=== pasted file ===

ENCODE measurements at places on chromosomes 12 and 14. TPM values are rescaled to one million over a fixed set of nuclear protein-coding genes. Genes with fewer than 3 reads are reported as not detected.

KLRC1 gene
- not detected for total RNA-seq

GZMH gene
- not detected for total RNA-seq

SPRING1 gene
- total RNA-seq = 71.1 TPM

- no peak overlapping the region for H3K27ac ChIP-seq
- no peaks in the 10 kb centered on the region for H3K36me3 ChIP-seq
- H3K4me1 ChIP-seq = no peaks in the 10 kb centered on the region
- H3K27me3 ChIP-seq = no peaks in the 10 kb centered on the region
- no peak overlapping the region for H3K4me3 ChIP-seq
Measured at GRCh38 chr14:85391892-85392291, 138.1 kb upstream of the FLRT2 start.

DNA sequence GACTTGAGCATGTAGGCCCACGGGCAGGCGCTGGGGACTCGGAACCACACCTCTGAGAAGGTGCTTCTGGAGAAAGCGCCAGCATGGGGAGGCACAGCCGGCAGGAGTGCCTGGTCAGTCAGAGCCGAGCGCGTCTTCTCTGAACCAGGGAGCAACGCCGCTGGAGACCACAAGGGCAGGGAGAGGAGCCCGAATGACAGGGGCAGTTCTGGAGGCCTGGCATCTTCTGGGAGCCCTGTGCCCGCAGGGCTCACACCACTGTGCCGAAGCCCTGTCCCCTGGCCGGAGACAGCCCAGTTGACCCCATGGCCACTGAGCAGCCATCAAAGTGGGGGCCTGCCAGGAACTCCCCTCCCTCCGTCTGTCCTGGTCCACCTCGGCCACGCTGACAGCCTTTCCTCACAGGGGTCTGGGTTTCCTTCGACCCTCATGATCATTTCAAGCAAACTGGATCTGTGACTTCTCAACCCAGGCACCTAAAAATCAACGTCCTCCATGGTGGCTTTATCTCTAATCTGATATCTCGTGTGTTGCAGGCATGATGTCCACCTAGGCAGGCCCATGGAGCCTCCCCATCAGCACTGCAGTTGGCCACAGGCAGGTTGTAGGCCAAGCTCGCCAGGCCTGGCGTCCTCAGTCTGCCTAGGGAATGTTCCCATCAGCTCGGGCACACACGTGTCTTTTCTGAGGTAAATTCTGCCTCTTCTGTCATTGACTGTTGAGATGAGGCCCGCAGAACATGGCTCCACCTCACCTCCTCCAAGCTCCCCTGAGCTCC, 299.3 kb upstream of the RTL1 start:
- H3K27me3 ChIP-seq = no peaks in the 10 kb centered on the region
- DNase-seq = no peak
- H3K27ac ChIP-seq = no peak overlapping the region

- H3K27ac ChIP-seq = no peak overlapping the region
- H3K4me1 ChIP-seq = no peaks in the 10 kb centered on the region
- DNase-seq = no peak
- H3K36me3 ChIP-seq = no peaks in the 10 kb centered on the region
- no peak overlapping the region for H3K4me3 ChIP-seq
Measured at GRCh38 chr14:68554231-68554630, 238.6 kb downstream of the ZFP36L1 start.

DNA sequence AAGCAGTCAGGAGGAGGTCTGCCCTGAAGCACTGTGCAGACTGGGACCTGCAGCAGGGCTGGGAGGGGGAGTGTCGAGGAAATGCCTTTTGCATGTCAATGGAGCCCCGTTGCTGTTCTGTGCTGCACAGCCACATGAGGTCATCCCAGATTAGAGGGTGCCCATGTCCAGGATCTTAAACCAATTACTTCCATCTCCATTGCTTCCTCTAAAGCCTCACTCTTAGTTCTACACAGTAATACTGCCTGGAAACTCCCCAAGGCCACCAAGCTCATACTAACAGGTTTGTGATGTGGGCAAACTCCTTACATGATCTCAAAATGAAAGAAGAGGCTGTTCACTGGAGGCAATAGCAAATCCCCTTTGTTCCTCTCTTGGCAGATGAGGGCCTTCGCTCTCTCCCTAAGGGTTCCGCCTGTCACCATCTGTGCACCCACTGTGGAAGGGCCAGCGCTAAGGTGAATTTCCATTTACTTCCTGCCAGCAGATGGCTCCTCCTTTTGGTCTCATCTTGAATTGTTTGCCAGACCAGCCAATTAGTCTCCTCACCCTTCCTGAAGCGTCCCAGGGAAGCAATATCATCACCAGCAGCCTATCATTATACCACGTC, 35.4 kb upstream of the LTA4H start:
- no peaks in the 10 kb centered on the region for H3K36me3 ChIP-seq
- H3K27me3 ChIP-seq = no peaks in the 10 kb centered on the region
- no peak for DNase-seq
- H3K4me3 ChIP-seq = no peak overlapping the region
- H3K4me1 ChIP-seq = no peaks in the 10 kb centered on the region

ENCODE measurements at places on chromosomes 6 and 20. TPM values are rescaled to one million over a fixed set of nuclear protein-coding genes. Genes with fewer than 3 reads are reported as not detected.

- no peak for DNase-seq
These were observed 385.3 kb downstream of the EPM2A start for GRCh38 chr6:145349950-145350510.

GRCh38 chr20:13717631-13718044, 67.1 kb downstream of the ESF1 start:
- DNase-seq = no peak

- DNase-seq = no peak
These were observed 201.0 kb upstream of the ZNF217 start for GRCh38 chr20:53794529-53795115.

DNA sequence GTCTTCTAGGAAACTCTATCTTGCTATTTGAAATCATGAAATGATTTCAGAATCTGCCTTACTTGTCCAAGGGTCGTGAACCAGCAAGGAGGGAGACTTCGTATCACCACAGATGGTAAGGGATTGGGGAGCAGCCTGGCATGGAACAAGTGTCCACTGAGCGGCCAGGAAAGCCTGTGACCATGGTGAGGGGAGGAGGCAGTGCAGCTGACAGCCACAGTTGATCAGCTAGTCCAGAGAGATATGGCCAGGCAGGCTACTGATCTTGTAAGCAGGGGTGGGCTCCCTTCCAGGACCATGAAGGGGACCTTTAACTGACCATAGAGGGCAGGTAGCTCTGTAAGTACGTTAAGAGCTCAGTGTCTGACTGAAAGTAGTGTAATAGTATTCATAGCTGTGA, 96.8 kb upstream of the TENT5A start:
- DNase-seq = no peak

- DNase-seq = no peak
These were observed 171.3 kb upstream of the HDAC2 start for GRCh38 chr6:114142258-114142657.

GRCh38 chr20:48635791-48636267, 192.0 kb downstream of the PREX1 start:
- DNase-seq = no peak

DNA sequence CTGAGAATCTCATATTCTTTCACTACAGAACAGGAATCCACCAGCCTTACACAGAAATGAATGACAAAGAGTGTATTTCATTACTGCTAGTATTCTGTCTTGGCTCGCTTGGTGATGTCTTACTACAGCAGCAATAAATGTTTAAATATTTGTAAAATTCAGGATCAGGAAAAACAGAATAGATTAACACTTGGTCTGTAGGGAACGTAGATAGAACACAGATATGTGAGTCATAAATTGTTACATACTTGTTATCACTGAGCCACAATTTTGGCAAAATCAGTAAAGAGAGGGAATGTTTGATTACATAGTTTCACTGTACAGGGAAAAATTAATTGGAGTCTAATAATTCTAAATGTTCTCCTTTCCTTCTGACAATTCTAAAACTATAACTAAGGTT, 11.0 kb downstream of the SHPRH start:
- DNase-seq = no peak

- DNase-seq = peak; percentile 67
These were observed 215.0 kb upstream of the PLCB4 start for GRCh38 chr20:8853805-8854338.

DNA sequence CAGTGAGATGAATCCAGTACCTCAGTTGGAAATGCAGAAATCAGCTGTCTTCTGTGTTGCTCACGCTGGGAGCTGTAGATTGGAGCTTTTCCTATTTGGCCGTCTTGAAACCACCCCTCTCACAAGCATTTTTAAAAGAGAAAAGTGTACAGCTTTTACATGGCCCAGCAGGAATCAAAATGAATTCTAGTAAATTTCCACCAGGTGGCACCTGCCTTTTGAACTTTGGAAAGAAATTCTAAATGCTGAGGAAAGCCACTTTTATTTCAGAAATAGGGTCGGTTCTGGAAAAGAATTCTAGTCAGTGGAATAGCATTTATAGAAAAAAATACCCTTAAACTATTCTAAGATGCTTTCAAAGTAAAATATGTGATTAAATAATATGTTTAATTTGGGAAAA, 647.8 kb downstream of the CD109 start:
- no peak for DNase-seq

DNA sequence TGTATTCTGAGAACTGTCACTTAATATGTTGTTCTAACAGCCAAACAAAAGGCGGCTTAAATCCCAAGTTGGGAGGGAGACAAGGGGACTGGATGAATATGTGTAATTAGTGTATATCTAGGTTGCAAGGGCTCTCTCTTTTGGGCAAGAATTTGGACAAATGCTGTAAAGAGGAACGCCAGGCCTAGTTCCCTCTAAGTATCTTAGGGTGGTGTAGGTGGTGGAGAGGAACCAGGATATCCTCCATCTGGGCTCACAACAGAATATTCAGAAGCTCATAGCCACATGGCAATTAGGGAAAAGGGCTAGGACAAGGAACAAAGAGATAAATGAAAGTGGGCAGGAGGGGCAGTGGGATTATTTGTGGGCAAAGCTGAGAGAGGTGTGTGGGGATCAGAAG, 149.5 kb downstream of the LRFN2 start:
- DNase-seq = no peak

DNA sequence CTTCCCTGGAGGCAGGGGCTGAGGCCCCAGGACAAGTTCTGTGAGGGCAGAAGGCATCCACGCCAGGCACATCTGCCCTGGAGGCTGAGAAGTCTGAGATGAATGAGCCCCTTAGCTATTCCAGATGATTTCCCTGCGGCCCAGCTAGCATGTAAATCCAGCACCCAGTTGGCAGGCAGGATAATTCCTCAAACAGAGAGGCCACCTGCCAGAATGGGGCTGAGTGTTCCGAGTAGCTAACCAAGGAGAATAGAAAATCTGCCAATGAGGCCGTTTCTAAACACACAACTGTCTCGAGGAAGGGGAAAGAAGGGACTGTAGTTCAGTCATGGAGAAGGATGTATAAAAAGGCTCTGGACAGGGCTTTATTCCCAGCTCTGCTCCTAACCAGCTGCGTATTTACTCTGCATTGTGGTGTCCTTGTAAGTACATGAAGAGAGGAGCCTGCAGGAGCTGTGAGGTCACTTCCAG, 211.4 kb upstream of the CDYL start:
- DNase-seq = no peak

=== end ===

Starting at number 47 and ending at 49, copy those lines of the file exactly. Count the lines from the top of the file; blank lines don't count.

DNA sequence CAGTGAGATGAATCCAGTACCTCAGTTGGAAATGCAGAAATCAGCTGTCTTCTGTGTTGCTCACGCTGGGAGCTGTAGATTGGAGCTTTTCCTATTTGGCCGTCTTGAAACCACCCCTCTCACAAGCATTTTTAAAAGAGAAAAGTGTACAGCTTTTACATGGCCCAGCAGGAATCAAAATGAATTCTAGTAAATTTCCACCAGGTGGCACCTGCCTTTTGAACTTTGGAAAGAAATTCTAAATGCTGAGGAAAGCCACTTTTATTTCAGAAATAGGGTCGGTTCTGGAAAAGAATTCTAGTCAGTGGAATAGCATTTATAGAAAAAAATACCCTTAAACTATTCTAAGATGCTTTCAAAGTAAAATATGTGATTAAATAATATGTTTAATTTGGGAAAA, 647.8 kb downstream of the CD109 start:
- no peak for DNase-seq

DNA sequence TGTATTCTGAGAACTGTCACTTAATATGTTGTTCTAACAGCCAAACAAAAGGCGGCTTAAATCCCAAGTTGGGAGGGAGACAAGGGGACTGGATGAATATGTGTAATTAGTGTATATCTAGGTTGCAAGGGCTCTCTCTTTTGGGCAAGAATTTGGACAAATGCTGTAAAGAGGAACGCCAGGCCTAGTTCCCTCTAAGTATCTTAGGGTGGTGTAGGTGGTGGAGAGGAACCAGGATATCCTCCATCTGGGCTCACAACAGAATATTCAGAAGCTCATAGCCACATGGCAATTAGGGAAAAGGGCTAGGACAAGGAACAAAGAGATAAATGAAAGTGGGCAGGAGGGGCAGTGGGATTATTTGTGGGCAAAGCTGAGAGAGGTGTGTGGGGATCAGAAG, 149.5 kb downstream of the LRFN2 start: